Pathfinder: Kingmaker, the isometric role-playing game, could get a sequel. Developer Owlcat Games is working on a follow-up called Pathfinder: Wrath of the Righteous, and it’s once again turning to crowdfunding to finance the RPG’s development.
A Kickstarter campaign for Pathfinder: Wrath of the Righteous is scheduled to go live on Feb. 4, but there’s no release window for the RPG yet. The team at Owlcat did drop 10 screenshots, which we’ve included below. They show a mockup of the game currently in development minus a user interface.
The Russia-based development team at Owlcat was relatively unknown before its campaign for Kingmaker succeeded in 2017. The final product was produced in a timely fashion, going live only a month after it was originally promised in September 2018. It has since racked up very positive reviews on Steam.
According to a press release, Owlcat has big hopes for the new title. At its core will be a full-fledged military campaign of “mythic proportions” where players will be able to steer the course of the conflict.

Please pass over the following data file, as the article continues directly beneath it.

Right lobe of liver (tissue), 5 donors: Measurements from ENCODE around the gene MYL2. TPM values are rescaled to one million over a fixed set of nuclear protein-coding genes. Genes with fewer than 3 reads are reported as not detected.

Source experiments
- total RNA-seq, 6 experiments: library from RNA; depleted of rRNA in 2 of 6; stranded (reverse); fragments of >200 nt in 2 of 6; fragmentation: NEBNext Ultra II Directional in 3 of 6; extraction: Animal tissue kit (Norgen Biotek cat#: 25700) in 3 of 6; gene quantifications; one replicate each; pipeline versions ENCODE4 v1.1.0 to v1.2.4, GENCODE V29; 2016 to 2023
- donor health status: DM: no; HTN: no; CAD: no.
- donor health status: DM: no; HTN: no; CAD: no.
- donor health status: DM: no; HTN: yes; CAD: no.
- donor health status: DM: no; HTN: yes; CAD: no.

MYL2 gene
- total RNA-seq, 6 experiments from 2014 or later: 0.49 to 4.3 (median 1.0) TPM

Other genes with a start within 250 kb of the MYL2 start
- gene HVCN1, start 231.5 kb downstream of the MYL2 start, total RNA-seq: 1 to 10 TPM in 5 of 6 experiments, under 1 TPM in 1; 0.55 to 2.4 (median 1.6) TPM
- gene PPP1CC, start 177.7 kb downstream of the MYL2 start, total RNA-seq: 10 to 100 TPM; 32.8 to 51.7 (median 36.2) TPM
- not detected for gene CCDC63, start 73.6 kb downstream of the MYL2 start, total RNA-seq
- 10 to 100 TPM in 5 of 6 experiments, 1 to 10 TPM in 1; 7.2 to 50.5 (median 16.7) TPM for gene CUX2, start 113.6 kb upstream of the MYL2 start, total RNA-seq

Dungeons & Dragons basically has DLC now, and it’s excellent
“In Wrath, heroes must fight to reclaim their land from the demonic forces that have conquered it,” Owlcat said. “Recapturing the strategic, heavily fortified city of Drezen in order to convert it into the headquarters from which the crusaders can wage war won’t be easy, as players must carefully consider the allies and war assets they rely upon. Players’ choices of alliances will drastically influence outcomes later in the game and shift the relationships they forge with some of their companions.”
Kingmaker and its sequel are both based on the Pathfinder tabletop role-playing game from Paizo Publishing. Paizo recently launched that game’s second edition, which Polygon reviewed very favorably. It was among the first tabletop RPGs to be added to our Polygon Recommends list alongside Cyberpunk Red, the prequel to CD Projekt Red’s Cyberpunk 2077.
The previous campaign by Owlcat games had an initial ask of $500,000 — backers kicked in more than $900,000 on Kickstarter — and a roughly one-and-a-half-year lead time. No details have been shared about the upcoming campaign.
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